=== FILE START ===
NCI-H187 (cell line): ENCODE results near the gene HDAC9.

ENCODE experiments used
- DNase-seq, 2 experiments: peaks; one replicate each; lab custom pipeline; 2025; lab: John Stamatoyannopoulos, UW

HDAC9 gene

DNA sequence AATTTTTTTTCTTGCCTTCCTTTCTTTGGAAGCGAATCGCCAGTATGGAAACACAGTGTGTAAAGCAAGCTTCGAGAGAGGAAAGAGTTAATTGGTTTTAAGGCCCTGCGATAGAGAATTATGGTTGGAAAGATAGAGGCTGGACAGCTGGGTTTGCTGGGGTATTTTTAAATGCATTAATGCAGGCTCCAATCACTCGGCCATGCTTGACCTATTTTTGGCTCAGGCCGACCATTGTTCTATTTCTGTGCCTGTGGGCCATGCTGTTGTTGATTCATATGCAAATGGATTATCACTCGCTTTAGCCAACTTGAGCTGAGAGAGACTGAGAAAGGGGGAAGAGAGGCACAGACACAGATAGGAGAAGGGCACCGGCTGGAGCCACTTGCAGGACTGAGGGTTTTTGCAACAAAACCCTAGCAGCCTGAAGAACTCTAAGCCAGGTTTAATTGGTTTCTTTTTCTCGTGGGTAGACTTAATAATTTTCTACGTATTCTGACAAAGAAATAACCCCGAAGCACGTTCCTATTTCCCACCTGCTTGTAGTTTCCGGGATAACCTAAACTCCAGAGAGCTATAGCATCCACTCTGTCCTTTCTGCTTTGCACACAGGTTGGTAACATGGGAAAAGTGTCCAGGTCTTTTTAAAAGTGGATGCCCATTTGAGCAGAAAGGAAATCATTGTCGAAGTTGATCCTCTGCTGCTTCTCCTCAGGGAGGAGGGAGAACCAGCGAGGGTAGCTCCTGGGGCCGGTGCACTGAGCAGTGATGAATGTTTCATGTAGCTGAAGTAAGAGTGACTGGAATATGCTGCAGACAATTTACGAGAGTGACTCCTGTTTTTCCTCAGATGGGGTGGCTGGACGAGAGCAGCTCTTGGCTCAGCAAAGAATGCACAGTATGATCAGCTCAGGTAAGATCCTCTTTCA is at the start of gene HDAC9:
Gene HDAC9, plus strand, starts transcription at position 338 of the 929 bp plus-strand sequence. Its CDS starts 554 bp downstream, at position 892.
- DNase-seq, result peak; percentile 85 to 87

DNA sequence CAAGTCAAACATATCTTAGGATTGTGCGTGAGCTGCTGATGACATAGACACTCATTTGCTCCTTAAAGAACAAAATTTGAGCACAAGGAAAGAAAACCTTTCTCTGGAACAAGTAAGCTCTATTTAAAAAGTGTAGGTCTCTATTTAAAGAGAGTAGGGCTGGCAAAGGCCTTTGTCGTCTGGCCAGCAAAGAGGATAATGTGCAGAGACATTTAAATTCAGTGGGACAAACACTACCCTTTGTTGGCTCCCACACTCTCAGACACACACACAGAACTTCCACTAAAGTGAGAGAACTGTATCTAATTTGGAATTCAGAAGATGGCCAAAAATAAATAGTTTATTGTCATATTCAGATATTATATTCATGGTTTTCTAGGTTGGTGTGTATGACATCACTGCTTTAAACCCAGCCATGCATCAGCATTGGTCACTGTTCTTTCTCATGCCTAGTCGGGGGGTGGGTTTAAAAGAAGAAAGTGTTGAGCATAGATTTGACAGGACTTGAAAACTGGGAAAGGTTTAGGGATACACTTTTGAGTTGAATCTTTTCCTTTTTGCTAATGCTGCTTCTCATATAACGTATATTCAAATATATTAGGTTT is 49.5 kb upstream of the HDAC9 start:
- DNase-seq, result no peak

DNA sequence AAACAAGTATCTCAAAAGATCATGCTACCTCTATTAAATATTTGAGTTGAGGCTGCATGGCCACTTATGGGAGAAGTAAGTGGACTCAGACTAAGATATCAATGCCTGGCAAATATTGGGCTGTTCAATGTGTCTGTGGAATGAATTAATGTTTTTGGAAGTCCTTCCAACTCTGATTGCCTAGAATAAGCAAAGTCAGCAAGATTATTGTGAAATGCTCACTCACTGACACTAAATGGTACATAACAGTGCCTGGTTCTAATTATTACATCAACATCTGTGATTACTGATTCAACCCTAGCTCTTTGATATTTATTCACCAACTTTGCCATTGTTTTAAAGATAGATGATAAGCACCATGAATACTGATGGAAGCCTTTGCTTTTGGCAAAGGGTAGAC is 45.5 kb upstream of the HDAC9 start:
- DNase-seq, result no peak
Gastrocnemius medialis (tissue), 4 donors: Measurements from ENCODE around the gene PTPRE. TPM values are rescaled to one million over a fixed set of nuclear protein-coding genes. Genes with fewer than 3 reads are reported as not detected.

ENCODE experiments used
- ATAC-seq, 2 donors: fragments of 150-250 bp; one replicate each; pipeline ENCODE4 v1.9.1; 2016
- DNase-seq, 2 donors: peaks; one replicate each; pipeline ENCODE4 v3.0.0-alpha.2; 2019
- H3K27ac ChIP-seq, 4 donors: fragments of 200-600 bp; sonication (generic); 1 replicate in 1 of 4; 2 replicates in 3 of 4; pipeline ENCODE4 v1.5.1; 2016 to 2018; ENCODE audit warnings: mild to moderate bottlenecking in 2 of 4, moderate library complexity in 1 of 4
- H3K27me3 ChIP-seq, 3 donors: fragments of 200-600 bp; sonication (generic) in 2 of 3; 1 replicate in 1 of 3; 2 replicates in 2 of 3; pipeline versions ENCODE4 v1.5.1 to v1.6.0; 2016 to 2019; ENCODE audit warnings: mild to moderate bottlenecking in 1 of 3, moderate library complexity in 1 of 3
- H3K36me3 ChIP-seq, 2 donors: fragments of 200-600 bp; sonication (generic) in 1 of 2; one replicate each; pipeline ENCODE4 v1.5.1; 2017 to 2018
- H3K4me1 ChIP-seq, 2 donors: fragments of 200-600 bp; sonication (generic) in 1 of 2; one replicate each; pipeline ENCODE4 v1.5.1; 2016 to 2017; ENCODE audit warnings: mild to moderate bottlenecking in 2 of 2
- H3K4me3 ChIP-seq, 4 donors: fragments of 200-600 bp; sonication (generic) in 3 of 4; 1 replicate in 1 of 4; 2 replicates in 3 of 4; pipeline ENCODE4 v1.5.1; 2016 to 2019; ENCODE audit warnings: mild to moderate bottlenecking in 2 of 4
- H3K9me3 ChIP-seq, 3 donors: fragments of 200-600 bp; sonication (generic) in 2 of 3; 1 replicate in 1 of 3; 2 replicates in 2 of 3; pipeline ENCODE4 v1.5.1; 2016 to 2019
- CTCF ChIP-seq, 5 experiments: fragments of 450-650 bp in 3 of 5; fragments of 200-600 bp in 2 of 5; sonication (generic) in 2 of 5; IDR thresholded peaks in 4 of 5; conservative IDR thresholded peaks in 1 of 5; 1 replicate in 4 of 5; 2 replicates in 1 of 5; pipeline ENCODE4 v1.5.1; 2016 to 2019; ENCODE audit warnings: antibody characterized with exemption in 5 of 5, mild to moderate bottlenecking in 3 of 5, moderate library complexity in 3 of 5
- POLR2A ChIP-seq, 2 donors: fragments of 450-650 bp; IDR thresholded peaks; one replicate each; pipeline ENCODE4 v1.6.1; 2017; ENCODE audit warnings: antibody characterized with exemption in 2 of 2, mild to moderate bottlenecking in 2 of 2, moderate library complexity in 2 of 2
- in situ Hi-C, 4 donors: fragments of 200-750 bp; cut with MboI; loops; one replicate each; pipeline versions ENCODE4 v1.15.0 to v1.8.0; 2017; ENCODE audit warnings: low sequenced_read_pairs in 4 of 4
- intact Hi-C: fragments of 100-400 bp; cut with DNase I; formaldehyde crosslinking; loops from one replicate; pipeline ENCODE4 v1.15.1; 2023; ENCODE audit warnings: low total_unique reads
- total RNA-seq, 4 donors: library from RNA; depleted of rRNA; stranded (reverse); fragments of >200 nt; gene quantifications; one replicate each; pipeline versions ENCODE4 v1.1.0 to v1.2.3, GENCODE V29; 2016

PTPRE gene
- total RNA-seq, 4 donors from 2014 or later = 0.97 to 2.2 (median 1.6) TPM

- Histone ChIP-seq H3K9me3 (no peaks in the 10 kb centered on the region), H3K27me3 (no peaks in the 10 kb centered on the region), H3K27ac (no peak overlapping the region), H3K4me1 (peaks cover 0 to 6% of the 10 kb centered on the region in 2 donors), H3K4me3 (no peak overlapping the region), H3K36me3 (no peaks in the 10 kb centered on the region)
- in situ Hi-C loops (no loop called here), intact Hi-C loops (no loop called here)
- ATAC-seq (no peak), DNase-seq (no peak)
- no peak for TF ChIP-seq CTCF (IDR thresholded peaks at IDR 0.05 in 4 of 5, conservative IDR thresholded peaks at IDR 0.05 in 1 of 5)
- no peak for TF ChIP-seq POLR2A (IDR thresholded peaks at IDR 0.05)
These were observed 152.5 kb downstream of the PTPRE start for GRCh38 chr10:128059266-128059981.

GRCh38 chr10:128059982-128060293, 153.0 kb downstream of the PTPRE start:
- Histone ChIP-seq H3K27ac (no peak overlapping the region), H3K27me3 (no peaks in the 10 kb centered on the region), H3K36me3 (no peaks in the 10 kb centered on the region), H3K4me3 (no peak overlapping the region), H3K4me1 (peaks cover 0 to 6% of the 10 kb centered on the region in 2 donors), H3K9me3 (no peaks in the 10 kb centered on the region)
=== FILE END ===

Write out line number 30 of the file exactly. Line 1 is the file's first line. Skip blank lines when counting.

- in situ Hi-C loops (no loop called here), intact Hi-C loops (no loop called here)